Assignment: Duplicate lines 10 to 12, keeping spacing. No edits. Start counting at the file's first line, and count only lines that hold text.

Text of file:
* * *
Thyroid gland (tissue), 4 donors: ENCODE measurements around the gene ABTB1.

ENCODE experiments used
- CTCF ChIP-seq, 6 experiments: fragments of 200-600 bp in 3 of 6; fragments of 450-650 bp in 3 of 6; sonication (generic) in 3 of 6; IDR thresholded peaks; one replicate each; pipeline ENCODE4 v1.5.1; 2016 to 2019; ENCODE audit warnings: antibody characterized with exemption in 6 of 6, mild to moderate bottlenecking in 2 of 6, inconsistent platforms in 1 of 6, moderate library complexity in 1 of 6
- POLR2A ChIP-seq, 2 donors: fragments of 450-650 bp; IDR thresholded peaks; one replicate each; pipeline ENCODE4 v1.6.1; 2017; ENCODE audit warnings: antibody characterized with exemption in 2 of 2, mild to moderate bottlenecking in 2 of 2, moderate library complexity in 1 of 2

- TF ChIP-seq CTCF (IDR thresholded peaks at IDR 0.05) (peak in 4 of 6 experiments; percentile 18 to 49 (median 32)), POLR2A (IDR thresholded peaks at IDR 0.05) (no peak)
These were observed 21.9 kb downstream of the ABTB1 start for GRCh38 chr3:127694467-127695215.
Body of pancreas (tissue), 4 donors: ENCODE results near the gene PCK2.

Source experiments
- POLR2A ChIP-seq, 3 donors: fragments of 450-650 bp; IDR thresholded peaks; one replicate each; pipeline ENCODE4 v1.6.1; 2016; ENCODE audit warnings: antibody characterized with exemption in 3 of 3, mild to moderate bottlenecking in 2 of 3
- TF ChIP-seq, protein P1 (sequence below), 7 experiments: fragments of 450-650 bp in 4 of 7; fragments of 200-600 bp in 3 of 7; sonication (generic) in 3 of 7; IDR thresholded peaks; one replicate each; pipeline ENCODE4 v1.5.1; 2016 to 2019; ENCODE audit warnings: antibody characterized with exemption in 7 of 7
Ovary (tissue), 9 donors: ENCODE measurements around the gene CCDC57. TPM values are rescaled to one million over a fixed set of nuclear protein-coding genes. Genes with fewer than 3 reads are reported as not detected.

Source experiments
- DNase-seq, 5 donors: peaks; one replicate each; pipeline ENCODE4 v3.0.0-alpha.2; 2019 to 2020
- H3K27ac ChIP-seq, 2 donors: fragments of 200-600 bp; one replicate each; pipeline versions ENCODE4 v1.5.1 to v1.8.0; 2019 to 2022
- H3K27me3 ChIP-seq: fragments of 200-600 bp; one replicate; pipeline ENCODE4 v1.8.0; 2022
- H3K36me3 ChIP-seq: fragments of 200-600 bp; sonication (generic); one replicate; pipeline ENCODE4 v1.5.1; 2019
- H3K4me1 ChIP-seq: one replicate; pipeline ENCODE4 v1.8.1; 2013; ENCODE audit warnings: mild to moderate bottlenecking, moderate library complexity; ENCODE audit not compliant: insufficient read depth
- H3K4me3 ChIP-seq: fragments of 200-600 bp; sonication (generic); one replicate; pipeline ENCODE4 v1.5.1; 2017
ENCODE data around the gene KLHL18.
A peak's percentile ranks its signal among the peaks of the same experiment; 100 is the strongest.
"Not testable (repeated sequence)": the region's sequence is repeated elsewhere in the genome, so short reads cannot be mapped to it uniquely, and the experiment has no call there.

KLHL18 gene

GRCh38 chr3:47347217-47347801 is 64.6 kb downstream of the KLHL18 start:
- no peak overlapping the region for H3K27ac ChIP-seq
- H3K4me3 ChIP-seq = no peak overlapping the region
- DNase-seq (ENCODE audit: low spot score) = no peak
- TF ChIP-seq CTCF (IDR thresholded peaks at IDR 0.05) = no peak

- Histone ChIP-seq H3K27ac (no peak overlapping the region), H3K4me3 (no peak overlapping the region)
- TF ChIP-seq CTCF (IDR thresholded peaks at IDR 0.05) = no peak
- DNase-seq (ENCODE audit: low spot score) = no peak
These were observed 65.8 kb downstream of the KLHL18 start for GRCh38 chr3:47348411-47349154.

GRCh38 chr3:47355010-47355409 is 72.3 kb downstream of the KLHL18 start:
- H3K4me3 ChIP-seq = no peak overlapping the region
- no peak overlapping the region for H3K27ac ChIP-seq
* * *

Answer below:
- TF ChIP-seq, protein P1 (sequence below), 7 experiments: fragments of 450-650 bp in 4 of 7; fragments of 200-600 bp in 3 of 7; sonication (generic) in 3 of 7; IDR thresholded peaks; one replicate each; pipeline ENCODE4 v1.5.1; 2016 to 2019; ENCODE audit warnings: antibody characterized with exemption in 7 of 7
Ovary (tissue), 9 donors: ENCODE measurements around the gene CCDC57. TPM values are rescaled to one million over a fixed set of nuclear protein-coding genes. Genes with fewer than 3 reads are reported as not detected.

Source experiments